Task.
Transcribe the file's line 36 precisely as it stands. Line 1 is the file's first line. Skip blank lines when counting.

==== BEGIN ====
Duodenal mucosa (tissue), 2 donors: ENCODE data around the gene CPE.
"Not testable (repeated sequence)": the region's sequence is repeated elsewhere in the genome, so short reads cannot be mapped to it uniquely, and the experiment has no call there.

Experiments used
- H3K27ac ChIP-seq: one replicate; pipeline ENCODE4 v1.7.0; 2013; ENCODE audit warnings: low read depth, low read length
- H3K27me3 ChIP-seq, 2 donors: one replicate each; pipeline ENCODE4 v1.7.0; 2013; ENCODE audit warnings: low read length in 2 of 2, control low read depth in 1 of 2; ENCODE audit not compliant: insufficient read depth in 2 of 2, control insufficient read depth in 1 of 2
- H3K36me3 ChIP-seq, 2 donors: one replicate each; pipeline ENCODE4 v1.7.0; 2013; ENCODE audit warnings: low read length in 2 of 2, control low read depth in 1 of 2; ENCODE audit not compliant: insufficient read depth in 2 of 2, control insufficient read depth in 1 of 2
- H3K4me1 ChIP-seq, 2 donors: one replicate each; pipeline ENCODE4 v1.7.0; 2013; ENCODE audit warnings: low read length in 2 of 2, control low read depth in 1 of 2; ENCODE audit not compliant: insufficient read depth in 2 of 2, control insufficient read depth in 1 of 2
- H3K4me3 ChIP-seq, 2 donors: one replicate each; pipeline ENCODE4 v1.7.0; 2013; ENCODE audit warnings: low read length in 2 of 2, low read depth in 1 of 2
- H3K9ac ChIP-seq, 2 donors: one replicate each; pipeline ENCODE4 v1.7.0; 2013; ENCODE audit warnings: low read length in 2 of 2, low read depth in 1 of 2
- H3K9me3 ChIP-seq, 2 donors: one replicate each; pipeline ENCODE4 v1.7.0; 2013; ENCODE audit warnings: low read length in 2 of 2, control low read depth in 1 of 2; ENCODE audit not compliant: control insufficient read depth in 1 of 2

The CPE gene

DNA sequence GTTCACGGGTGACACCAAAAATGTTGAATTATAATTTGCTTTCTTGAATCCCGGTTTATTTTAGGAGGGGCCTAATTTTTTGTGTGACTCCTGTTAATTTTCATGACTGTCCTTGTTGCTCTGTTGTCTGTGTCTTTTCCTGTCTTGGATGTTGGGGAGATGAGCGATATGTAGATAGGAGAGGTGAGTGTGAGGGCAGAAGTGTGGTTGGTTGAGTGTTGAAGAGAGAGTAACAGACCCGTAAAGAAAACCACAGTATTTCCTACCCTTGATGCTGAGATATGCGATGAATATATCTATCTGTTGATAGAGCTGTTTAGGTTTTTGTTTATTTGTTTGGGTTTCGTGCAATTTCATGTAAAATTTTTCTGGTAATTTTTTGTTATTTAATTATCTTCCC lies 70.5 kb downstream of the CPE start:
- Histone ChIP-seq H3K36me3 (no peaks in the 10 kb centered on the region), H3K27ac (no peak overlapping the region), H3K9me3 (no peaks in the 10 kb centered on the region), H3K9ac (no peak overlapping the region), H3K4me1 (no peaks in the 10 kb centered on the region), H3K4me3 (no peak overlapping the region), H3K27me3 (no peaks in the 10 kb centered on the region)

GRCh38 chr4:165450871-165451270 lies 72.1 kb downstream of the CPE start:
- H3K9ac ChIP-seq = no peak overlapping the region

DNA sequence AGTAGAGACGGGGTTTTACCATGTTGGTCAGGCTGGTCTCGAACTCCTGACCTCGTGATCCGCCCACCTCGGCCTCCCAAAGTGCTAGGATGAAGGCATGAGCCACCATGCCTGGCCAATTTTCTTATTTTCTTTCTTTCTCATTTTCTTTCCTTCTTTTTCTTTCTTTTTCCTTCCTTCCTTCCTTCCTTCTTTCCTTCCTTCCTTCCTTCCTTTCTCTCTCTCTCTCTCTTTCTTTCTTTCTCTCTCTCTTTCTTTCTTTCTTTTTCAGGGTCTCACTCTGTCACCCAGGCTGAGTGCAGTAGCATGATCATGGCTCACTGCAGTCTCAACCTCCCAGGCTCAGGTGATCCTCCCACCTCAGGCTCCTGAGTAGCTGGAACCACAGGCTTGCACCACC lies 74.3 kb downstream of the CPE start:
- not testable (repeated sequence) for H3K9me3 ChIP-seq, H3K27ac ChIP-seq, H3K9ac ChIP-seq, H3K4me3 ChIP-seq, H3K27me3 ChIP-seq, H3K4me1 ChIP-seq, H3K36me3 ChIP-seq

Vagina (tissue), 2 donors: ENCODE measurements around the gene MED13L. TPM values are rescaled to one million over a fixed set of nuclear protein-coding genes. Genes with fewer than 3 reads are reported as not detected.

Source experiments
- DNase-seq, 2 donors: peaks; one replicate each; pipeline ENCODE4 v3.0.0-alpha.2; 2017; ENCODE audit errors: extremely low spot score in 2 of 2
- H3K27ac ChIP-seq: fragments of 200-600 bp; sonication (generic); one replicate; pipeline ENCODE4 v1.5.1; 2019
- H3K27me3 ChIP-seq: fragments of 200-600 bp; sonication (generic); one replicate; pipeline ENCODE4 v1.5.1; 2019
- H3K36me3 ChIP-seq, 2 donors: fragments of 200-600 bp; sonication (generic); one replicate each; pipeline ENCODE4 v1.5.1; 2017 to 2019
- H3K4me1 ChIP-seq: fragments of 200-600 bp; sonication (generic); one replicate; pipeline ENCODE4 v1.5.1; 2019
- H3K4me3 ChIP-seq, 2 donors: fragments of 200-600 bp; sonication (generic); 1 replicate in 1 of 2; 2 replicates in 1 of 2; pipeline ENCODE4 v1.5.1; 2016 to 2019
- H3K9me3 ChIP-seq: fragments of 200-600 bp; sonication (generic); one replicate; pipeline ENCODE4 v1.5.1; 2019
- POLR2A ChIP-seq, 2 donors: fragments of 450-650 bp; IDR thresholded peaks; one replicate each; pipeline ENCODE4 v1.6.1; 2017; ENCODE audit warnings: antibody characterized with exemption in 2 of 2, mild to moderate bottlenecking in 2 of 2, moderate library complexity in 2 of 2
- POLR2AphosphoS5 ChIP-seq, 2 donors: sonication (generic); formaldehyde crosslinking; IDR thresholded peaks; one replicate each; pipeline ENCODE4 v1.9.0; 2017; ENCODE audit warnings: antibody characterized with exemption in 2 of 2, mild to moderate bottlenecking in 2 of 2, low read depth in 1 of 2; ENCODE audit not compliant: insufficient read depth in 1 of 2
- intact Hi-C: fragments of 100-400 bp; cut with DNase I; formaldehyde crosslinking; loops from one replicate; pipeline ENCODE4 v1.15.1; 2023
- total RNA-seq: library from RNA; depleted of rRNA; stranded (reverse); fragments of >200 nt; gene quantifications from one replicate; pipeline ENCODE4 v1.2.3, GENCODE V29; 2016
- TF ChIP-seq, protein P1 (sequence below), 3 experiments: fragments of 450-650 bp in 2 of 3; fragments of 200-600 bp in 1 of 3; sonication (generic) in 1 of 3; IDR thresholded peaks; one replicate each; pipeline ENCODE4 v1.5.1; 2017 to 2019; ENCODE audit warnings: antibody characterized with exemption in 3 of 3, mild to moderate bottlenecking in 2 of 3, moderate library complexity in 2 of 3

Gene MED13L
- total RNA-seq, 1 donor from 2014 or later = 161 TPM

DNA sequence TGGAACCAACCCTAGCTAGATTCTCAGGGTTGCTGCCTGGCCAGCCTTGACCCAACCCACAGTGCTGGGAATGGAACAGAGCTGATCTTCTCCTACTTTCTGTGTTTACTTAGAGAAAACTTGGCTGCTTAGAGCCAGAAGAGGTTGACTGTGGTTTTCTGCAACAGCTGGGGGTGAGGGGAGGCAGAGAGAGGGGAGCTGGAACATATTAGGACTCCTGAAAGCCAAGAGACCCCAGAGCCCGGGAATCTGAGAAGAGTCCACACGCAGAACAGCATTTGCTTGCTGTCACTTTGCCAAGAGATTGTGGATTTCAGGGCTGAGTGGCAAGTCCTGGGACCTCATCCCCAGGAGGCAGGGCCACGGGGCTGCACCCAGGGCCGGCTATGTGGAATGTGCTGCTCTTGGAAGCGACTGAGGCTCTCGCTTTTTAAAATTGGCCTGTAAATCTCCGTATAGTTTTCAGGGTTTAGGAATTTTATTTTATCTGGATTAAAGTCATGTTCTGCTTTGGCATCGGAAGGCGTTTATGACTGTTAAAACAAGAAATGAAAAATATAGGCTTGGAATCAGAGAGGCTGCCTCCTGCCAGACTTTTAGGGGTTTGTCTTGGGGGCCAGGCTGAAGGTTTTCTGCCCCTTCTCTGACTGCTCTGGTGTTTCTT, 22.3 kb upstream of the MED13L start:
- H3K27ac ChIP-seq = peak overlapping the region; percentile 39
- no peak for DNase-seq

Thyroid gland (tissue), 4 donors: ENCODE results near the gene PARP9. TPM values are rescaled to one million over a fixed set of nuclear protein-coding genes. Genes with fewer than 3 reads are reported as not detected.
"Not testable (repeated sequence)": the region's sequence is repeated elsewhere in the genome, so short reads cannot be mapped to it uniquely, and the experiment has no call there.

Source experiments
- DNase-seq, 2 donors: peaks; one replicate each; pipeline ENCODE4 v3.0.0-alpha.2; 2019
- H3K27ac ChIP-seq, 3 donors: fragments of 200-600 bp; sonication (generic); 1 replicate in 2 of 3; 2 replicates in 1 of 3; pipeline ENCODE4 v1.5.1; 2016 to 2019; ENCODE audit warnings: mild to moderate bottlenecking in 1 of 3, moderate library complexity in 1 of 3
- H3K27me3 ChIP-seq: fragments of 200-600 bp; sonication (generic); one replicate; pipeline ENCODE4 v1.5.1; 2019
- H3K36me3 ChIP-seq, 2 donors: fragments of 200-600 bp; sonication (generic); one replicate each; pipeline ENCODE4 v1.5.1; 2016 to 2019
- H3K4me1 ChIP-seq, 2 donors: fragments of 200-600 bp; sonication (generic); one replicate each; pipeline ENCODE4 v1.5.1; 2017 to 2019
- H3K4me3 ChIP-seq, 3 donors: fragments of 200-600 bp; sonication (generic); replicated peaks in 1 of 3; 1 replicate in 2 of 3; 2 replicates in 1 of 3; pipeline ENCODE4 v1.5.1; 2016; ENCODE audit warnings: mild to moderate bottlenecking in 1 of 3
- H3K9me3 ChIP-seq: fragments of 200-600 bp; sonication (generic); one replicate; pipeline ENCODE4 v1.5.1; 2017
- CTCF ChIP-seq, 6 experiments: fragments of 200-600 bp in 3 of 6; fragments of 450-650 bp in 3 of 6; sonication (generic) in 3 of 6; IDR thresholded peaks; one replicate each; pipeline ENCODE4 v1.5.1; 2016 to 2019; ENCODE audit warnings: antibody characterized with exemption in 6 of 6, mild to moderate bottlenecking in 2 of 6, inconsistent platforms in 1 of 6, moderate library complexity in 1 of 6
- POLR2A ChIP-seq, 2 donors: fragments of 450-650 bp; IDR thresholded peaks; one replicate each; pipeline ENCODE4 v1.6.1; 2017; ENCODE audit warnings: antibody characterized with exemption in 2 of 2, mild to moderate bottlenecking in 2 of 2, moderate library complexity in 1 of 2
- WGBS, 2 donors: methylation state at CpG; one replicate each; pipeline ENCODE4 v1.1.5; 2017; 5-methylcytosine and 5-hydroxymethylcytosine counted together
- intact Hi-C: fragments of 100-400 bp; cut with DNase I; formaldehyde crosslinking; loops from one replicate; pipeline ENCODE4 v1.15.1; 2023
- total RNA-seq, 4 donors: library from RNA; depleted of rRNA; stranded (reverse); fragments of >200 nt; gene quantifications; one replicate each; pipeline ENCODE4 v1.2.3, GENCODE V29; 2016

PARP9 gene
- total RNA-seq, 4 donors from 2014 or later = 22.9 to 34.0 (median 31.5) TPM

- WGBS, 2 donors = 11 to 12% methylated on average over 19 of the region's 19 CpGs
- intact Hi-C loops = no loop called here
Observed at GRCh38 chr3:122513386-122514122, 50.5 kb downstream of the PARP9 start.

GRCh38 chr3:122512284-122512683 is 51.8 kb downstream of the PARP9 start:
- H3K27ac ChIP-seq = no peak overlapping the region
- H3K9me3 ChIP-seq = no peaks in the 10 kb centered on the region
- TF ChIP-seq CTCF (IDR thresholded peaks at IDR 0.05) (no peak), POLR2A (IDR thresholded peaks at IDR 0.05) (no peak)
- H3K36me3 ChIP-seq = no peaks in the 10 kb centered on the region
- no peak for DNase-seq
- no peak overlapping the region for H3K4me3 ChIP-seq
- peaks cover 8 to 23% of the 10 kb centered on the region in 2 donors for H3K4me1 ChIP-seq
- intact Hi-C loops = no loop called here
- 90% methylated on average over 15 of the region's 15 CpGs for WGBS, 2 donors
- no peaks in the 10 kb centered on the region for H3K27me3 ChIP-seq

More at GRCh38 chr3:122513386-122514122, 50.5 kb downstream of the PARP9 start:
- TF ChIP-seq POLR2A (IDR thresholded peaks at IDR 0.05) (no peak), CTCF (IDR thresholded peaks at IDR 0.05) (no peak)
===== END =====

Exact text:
- no peak for DNase-seq